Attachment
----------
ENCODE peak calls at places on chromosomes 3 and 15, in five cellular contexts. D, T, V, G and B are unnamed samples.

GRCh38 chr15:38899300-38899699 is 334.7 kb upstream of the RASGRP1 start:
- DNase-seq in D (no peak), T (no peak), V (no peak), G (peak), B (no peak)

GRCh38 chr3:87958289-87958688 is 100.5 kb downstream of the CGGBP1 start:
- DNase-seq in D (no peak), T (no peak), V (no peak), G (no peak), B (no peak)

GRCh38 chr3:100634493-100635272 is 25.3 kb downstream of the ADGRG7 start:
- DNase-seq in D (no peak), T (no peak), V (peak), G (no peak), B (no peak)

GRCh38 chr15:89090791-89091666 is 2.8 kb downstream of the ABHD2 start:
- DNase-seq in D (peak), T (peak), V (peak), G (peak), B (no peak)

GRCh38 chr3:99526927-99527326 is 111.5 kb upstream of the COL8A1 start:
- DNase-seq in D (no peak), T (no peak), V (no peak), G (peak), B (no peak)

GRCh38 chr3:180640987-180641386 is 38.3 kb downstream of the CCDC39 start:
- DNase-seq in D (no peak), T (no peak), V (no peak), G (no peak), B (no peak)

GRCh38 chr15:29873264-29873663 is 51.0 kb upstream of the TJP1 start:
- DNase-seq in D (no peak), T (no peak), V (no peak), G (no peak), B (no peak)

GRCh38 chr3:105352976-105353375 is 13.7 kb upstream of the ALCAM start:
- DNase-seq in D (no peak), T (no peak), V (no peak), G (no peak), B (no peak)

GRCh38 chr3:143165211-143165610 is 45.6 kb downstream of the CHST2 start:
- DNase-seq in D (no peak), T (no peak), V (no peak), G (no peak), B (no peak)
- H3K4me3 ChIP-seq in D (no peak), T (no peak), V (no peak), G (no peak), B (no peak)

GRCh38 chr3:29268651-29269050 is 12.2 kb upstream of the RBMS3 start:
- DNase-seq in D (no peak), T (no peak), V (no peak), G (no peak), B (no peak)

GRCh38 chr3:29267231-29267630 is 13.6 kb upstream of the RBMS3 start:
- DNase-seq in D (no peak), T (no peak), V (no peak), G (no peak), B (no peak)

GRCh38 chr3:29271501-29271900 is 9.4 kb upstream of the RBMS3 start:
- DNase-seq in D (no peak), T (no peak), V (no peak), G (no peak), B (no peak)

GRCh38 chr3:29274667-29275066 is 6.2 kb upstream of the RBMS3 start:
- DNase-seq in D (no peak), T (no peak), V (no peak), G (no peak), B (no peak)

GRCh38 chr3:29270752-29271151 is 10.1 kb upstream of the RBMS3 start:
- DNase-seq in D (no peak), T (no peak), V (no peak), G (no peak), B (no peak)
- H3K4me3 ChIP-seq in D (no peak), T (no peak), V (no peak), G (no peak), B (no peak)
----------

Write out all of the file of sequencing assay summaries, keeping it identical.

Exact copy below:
ENCODE peak calls at places on chromosomes 3 and 15, in five cellular contexts. D, T, V, G and B are unnamed samples.

GRCh38 chr15:38899300-38899699 is 334.7 kb upstream of the RASGRP1 start:
- DNase-seq in D (no peak), T (no peak), V (no peak), G (peak), B (no peak)

GRCh38 chr3:87958289-87958688 is 100.5 kb downstream of the CGGBP1 start:
- DNase-seq in D (no peak), T (no peak), V (no peak), G (no peak), B (no peak)

GRCh38 chr3:100634493-100635272 is 25.3 kb downstream of the ADGRG7 start:
- DNase-seq in D (no peak), T (no peak), V (peak), G (no peak), B (no peak)

GRCh38 chr15:89090791-89091666 is 2.8 kb downstream of the ABHD2 start:
- DNase-seq in D (peak), T (peak), V (peak), G (peak), B (no peak)

GRCh38 chr3:99526927-99527326 is 111.5 kb upstream of the COL8A1 start:
- DNase-seq in D (no peak), T (no peak), V (no peak), G (peak), B (no peak)

GRCh38 chr3:180640987-180641386 is 38.3 kb downstream of the CCDC39 start:
- DNase-seq in D (no peak), T (no peak), V (no peak), G (no peak), B (no peak)

GRCh38 chr15:29873264-29873663 is 51.0 kb upstream of the TJP1 start:
- DNase-seq in D (no peak), T (no peak), V (no peak), G (no peak), B (no peak)

GRCh38 chr3:105352976-105353375 is 13.7 kb upstream of the ALCAM start:
- DNase-seq in D (no peak), T (no peak), V (no peak), G (no peak), B (no peak)

GRCh38 chr3:143165211-143165610 is 45.6 kb downstream of the CHST2 start:
- DNase-seq in D (no peak), T (no peak), V (no peak), G (no peak), B (no peak)
- H3K4me3 ChIP-seq in D (no peak), T (no peak), V (no peak), G (no peak), B (no peak)

GRCh38 chr3:29268651-29269050 is 12.2 kb upstream of the RBMS3 start:
- DNase-seq in D (no peak), T (no peak), V (no peak), G (no peak), B (no peak)

GRCh38 chr3:29267231-29267630 is 13.6 kb upstream of the RBMS3 start:
- DNase-seq in D (no peak), T (no peak), V (no peak), G (no peak), B (no peak)

GRCh38 chr3:29271501-29271900 is 9.4 kb upstream of the RBMS3 start:
- DNase-seq in D (no peak), T (no peak), V (no peak), G (no peak), B (no peak)

GRCh38 chr3:29274667-29275066 is 6.2 kb upstream of the RBMS3 start:
- DNase-seq in D (no peak), T (no peak), V (no peak), G (no peak), B (no peak)

GRCh38 chr3:29270752-29271151 is 10.1 kb upstream of the RBMS3 start:
- DNase-seq in D (no peak), T (no peak), V (no peak), G (no peak), B (no peak)
- H3K4me3 ChIP-seq in D (no peak), T (no peak), V (no peak), G (no peak), B (no peak)